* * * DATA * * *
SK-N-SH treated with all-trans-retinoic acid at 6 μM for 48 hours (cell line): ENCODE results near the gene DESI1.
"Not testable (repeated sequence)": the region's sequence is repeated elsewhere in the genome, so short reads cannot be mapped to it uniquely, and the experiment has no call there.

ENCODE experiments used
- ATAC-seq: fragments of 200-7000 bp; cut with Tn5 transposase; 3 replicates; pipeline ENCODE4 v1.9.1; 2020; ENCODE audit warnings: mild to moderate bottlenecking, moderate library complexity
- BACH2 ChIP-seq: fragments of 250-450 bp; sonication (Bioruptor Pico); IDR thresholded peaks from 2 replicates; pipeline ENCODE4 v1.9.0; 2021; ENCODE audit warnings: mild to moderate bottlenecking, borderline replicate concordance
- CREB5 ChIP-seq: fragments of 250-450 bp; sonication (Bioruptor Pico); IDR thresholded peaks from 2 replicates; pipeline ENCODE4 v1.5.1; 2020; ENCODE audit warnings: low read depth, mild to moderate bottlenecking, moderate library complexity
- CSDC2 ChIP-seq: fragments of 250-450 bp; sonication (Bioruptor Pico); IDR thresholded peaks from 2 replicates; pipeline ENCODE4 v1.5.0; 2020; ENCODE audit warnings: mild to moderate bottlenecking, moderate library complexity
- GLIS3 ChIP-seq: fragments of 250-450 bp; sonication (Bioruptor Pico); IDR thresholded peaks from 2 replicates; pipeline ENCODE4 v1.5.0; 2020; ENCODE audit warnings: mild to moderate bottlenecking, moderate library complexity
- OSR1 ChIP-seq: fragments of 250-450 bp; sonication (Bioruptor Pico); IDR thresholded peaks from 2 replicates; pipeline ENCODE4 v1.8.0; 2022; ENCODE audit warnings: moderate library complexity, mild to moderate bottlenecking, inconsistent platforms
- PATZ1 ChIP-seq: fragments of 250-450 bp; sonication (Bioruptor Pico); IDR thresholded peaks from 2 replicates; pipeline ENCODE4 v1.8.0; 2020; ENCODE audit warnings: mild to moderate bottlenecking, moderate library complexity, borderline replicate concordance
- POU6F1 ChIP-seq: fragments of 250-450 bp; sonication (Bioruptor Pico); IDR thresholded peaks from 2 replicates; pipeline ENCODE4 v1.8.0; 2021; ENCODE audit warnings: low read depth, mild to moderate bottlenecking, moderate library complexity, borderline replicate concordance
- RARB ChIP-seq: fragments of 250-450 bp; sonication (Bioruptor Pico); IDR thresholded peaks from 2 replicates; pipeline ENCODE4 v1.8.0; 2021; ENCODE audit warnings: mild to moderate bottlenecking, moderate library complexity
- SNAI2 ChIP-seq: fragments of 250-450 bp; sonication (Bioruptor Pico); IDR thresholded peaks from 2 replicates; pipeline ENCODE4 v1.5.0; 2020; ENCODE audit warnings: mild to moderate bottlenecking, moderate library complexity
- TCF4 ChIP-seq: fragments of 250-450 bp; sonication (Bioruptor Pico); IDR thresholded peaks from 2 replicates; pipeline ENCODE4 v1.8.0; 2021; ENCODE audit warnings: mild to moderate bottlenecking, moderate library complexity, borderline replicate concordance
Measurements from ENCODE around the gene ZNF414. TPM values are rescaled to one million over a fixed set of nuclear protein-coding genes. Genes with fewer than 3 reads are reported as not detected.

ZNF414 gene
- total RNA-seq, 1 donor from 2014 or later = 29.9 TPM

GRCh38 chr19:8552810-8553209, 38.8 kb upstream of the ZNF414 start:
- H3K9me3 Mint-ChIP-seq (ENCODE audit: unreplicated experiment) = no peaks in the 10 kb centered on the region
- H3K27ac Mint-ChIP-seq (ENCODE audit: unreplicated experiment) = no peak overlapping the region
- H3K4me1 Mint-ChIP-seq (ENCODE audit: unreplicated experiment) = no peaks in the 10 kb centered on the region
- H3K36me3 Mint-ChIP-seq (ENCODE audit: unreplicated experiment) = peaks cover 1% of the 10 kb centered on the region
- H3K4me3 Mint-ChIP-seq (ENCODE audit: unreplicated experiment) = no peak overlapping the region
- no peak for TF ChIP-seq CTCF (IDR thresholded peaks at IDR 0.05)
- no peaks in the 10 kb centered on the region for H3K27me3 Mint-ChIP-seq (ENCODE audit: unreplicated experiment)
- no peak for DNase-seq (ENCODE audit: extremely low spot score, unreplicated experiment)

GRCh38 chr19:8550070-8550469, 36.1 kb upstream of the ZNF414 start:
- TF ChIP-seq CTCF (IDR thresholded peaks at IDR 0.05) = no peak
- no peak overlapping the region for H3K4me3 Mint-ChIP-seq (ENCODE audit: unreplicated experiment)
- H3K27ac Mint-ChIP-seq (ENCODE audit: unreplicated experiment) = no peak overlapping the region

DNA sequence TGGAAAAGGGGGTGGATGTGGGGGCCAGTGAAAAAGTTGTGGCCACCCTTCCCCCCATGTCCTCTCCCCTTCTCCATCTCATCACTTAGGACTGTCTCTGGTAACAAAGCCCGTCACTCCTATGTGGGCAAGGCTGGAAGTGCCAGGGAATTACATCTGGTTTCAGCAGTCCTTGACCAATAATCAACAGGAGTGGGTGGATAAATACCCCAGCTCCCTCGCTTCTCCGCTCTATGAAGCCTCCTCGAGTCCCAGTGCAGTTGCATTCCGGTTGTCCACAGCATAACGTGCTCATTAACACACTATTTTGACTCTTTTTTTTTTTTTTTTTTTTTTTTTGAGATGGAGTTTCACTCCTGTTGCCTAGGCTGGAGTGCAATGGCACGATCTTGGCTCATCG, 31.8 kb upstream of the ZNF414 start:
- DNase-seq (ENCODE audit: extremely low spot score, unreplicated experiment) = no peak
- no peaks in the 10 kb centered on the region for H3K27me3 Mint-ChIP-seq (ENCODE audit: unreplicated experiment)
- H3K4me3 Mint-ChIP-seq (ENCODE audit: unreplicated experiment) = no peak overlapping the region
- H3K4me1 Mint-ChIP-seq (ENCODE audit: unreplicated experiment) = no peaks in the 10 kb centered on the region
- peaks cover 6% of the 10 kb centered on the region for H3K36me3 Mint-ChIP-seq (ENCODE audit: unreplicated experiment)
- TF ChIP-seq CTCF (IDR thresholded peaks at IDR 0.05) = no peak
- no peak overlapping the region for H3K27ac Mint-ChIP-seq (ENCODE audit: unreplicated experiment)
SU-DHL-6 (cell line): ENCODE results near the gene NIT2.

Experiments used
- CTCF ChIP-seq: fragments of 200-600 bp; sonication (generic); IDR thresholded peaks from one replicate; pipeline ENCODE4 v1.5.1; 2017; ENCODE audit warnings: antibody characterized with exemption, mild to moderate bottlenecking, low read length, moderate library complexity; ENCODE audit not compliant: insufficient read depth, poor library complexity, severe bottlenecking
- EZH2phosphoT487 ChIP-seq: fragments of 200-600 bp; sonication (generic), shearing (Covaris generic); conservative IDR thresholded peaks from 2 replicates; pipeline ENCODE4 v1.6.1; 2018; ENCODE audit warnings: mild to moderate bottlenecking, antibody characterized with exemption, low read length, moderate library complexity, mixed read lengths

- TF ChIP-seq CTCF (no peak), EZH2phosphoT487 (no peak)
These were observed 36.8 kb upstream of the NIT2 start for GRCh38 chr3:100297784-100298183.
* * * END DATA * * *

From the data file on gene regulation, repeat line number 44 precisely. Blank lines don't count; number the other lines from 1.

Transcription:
These were observed 36.8 kb upstream of the NIT2 start for GRCh38 chr3:100297784-100298183.